The Conditionalist Faith of Our Fathers, vol. 1


III. Temptation at Tree of Knowledge of Good and Evil

At the very beginning of life’s pathway in Eden, temptation confronted the first pair. Here is the Bible account: CFF1 47.1

“Now the serpent was more subtil than any beast of the field which the Lord God had made. And he said unto the woman, Yea, hath God said, Ye shall not eat of every tree of the garden? And the woman said unto the serpent, We may eat of the fruit of the trees of the garden: but of the fruit of the tree which is in the midst of the garden, God hath said, Ye shall not eat of it, neither shall ye touch it, lest ye die. And the serpent said unto the woman, Ye shall not surely die: for God doth know that in the day ye eat thereof, then your eyes shall be opened, and ye shall be as gods, knowing good and evil. And when the woman saw that the tree was good for food, and that it was pleasant to the eyes, and a tree to be desired to make one wise, she took of the fruit thereof, and did eat, and gave also unto her husband with her; and he did eat” (Genesis 3:1-6). CFF1 47.2

Eve was evidently passing through “the midst of the garden” when a remarkable talking serpent in the fruit-laden branches of the forbidden tree attracted her attention. Her answer to the serpent’s intriguing question shows that she clearly understood God’s prohibition and the penalty for disobedience. But the serpent flatly denied God’s threat, “Ye shall not surely die,” and continued seductively, “God doth know that in the day ye eat thereof, then your eyes shall be opened, and ye shall be as gods, knowing good and evil.” CFF1 47.3

The forbidden fruit of the tree of the knowledge of good and evil was doubtless suitable for food, for there was no poison in Paradise. It appealed to Eve’s sense of beauty. And it commended itself to the intellect as a tree that, if true to its name, should surely impart wisdom—just as the tree of life imparted life. And this wisdom, according to the allurement of the “serpent,” would lift man’s insight to a parity with that of God. CFF1 48.1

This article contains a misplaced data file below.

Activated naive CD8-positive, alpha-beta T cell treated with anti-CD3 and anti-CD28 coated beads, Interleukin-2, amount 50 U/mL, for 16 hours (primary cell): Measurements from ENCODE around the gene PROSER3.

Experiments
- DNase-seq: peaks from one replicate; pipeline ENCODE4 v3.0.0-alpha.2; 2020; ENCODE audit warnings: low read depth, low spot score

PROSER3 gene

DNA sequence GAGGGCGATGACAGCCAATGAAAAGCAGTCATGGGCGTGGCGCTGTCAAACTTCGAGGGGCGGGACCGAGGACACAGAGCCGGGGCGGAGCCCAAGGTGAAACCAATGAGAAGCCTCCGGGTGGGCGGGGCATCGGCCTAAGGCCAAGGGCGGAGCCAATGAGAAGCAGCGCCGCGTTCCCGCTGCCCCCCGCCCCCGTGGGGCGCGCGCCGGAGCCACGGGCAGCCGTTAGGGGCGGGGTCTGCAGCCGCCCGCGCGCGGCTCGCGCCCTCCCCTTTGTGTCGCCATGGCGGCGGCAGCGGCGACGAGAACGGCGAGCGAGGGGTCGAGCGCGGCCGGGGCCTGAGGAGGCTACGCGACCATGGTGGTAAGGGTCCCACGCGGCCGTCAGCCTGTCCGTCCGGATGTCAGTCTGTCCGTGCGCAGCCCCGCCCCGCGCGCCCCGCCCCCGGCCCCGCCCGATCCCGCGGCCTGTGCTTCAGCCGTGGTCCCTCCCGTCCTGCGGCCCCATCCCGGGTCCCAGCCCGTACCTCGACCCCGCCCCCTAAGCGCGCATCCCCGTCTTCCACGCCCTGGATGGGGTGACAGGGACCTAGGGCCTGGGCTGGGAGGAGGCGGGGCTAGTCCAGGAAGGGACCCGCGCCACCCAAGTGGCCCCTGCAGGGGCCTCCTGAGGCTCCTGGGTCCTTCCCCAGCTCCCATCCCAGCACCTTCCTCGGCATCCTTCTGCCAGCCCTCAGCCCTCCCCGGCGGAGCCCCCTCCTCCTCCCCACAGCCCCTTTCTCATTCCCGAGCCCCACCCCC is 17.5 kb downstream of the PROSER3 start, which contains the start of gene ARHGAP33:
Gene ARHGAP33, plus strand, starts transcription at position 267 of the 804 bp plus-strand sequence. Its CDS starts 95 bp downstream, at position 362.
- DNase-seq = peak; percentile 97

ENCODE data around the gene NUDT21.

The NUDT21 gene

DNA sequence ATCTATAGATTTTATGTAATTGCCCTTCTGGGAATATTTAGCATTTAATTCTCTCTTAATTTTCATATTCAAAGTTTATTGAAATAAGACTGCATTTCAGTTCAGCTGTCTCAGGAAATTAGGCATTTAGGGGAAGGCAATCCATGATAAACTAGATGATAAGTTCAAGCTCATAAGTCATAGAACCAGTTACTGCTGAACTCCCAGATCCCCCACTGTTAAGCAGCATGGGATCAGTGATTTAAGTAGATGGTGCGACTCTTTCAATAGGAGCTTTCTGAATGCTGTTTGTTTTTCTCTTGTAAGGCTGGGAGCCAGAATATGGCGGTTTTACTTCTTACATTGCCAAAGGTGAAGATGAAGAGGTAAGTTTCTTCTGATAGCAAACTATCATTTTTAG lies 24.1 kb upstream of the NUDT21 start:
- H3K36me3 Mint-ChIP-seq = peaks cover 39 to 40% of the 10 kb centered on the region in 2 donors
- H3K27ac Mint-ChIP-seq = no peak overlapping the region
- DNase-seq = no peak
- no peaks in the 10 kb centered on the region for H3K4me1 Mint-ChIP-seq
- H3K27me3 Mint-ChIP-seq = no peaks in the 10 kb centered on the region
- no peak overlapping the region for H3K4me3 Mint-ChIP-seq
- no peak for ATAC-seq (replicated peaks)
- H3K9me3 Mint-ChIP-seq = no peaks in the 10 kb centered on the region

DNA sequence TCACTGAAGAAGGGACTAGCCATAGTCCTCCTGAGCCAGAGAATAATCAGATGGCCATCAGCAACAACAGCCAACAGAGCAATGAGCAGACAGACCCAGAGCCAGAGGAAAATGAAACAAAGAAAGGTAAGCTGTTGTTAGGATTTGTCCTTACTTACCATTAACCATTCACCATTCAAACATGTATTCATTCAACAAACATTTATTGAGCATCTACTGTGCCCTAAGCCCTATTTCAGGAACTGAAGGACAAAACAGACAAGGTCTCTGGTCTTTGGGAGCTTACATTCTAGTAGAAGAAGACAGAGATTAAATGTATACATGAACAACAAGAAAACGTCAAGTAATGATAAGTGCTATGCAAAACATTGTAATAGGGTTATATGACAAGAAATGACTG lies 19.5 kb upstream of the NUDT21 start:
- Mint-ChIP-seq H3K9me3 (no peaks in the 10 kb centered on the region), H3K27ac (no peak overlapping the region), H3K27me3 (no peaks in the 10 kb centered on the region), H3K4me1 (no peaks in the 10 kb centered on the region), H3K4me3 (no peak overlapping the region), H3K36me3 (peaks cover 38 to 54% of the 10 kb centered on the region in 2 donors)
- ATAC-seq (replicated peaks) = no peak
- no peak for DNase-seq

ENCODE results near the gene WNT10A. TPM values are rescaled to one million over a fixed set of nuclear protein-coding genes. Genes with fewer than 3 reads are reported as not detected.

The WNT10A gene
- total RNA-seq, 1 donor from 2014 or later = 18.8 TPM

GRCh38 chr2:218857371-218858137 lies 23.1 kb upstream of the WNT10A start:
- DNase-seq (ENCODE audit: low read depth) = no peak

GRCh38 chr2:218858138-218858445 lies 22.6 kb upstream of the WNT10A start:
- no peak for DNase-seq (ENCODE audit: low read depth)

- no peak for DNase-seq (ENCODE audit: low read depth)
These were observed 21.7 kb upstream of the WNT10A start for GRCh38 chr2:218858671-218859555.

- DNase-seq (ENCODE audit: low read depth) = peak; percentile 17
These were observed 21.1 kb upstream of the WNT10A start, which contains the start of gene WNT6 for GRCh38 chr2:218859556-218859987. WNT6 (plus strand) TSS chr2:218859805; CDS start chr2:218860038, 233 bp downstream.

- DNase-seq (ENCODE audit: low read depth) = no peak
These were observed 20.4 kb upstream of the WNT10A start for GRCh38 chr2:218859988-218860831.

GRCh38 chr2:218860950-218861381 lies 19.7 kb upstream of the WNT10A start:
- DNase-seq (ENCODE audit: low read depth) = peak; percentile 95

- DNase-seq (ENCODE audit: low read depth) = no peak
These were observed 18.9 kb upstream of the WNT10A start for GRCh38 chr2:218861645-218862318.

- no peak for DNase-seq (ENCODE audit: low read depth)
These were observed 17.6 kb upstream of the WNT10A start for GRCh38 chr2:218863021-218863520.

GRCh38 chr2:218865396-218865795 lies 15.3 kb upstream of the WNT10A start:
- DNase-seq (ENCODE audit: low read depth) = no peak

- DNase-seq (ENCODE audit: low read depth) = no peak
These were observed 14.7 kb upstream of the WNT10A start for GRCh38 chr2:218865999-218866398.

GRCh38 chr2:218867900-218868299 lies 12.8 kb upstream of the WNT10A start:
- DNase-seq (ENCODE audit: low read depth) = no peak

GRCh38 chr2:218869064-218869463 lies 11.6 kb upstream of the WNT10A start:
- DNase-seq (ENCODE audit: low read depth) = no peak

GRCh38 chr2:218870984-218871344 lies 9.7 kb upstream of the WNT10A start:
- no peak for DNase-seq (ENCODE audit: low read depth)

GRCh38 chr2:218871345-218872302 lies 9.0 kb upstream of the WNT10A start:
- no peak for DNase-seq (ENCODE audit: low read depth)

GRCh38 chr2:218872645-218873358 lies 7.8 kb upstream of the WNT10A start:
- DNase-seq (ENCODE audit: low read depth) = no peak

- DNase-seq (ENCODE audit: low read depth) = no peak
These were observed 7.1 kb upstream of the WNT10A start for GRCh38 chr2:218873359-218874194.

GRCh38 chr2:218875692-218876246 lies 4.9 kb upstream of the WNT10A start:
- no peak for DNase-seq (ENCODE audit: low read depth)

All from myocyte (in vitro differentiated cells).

Eve was thus assured that they would attain a more exalted sphere of existence, and enter into a broader area of knowledge—if only they would partake. The serpent was evidently ensconced in the tree, and retribution had not been visited upon it. And the serpent promised an unconditional immortality, whereas God’s promise was conditional on obedience. Would they indeed progress in knowledge, and be gainers by violating the command of God? Would they actually become like God Himself?—and the attributes of God would, of course, include immortality, omniscience, et cetera, with all that such characteristics involve. That was the basic issue. That was the life-and-death question. Man’s destiny was involved in the outcome. CFF1 48.2

Eve, alas, was led to believe the serpent’s words, and thereby to disbelieve and deny the word of God. First, touching the fruit, she did not die. Then she ate of it without immediate death. Then she led Adam to accept and eat. That is the tragic record. CFF1 48.3